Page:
It’s obvious GM was looking for a lightweight rotating assembly in its first generation run of the Duramax, RPO code LB7, but that may have come at the expense of the connecting rods’ strength. Said to be the weakest rods employed in a Duramax, the units found in the LB7 (as well as the LLY that followed) can start to bend at or before the 600-rwhp mark. However, aggressively tuned (and operated) engines can bend rods around 550-rwhp or when 1,100 lb-ft of torque or more is regularly seen.
With less material in the lower section of the beam than what you’ll find in an LBZ and LMM rod, the forged-steel LB7 and LLY rods aren’t as structurally sound as the rods that would be used later. However, later versions of the Duramax didn’t feature the higher compression ratio the LB7 and LLY engines did (17.5:1). This means higher peak cylinder pressure (and higher torque loads) were at work in the early years of the Duramax lineage, which could further help explain why their rods fail sooner than in any other engine.
Not to disprove everything we’ve just laid out for you, but some engines are true freaks of nature and simply cannot be killed. Case in point, Buddy Callaway’s GMC Sierra is powered by a 300,000-mile, stock bottom end LB7 that runs in the 5.90 Index class of ODSS drag racing. For those that don’t know, even an ultra-light vehicle competing in this category needs at least 1,200-rwhp to be competitive. Somehow, someway, Callaway’s LB7 has survived having a 12mm CP3, 200-percent over injectors, and nitrous thrown at it.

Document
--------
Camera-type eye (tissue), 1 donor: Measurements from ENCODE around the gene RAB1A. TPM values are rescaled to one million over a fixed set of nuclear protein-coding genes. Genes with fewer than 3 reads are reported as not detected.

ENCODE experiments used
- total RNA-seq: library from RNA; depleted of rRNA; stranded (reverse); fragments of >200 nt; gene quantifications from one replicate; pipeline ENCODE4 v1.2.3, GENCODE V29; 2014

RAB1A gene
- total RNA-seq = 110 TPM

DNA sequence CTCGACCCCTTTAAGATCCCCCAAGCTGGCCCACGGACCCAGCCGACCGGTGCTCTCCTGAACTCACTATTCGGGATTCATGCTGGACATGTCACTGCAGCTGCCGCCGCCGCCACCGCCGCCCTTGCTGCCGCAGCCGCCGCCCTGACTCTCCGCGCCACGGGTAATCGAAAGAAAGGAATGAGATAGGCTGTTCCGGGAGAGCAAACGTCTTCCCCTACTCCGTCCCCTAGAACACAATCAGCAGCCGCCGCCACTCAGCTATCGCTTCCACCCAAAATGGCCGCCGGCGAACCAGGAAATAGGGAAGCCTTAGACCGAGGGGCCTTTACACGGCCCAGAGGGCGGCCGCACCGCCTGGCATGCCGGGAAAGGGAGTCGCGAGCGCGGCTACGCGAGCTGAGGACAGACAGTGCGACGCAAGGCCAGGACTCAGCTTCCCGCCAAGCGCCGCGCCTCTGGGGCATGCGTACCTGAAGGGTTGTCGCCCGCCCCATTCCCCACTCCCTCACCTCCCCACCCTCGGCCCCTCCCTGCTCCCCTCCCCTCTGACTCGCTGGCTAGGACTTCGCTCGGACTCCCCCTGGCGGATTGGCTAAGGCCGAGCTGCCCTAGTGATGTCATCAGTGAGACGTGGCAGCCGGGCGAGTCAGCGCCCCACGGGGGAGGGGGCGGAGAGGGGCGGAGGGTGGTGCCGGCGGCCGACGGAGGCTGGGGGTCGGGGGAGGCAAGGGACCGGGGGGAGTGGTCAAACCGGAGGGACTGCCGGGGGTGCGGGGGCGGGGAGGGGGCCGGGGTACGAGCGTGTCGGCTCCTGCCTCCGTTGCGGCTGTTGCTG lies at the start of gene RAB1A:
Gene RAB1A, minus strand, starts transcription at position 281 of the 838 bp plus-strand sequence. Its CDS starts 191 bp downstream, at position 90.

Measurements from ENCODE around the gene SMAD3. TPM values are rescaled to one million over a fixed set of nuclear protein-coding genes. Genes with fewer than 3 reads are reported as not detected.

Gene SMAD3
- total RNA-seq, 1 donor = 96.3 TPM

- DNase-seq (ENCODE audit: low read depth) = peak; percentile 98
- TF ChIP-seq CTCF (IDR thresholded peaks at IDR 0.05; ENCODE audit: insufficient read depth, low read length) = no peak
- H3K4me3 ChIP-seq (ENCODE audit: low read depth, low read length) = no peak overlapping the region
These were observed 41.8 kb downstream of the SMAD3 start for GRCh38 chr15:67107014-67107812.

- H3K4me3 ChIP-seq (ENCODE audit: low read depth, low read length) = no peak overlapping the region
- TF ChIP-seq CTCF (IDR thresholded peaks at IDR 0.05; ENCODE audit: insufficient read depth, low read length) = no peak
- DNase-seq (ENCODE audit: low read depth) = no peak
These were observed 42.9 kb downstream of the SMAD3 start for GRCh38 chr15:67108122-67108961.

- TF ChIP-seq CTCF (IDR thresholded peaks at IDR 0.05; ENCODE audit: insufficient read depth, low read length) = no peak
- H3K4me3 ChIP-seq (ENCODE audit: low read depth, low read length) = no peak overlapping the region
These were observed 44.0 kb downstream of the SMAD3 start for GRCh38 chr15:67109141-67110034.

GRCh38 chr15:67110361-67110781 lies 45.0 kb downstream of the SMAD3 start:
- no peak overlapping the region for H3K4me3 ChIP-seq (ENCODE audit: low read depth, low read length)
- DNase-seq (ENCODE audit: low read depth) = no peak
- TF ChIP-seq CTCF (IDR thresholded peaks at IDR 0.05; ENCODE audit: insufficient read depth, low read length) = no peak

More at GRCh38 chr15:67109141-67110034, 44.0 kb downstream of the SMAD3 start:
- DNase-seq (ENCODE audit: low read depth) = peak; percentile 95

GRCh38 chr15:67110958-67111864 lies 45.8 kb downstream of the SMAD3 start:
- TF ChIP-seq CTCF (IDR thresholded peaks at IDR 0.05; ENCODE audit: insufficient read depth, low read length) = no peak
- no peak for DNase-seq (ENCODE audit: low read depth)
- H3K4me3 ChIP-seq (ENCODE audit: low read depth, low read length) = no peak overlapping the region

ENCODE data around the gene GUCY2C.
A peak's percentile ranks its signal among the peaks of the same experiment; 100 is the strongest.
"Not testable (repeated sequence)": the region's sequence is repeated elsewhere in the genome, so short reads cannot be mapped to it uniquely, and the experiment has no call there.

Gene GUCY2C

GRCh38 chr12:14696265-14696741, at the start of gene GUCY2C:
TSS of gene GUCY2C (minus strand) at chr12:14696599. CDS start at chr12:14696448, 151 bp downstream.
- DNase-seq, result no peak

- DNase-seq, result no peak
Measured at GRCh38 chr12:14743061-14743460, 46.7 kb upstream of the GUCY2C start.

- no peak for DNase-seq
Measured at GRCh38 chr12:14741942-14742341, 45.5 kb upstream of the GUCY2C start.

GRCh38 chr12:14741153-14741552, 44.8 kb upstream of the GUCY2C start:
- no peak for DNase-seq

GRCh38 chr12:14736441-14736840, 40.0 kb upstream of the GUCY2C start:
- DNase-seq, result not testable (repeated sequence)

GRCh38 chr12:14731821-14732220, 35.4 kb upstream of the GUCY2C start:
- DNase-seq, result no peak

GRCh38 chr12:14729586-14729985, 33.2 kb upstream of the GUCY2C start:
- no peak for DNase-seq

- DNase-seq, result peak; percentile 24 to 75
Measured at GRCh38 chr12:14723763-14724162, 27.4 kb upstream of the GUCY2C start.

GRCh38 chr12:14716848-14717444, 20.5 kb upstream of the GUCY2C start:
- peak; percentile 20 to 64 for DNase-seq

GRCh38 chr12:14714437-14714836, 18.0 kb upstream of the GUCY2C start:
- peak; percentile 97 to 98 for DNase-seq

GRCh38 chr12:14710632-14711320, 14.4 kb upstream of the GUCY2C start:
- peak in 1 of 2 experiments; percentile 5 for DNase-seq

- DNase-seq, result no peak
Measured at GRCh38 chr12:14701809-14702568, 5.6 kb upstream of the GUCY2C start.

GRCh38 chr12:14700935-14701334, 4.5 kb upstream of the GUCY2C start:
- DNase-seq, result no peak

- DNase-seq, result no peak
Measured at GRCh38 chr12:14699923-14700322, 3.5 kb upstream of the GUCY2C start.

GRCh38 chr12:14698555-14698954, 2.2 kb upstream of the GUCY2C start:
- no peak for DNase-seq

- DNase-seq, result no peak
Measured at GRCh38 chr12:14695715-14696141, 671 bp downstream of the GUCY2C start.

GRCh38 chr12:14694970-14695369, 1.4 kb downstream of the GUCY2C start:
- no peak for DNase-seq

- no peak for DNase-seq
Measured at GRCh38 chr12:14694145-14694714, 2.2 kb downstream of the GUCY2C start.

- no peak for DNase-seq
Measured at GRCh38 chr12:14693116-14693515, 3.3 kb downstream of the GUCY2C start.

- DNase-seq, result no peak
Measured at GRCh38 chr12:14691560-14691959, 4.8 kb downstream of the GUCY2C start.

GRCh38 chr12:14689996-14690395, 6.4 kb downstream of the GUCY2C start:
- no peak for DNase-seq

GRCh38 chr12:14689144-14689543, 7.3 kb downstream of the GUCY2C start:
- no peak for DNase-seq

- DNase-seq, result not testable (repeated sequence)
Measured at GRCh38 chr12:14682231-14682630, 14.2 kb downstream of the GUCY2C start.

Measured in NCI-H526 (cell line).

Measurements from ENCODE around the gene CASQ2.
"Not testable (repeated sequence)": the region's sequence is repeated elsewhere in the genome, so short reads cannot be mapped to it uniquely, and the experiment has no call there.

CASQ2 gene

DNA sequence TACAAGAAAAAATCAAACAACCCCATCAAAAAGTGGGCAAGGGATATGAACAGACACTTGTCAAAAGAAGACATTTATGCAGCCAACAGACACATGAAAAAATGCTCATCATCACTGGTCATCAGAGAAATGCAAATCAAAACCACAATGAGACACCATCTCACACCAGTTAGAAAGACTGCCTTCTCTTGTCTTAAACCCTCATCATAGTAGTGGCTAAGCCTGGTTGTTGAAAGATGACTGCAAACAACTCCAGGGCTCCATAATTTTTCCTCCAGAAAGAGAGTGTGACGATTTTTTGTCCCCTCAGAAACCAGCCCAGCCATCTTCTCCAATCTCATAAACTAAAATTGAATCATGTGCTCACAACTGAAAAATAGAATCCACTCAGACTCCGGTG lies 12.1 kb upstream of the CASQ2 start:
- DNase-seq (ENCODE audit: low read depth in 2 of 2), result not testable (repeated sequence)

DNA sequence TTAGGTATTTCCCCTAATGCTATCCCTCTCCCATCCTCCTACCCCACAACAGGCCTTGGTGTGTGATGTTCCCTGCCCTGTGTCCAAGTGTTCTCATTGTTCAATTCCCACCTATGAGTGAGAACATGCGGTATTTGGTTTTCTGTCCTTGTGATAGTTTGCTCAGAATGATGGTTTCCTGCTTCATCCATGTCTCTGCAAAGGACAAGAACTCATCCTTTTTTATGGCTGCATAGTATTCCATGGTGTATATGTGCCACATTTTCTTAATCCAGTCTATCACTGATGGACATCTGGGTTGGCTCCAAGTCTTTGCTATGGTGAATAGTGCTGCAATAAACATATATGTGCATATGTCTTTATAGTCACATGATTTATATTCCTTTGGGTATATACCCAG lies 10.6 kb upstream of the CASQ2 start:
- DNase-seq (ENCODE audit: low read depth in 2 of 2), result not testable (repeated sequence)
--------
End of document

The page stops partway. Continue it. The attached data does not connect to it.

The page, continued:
It’s a well-known fact that 650-rwhp puts factory LBZ and LMM Duramax pistons on the hot seat. However, with tuning that creates dyno graphs like this, an ’06-’10 engine can be made to live while turning out very respectable numbers. With peak torque intentionally being produced at 3,000 rpm rather than 2,000 rpm or even 2,500 rpm, the pistons see considerably less torque than they would be exposed to at lower rpm. The feat was accomplished by holding off on timing advance until later in the power band, where it’s ramped up progressively yet quickly enough to produce 1,157 lb-ft and a solid 700 hp from 3,200 to 3,600 rpm.
We can’t count how many times this one has played out for LBZ and LMM owners. In most of those cases, two turbos were parked above a bone-stock bottom end and more than 650-rwhp was being made. This textbook style crack occurred along the center line of the wrist pin beneath it, as they always seem to do. If you decide to throw caution to the wind or just simply choose to chance it, at least do yourself a favor and be on the lookout for a usable core Duramax that would make a good rebuild candidate.
Compound 6.6L Duramax Turbo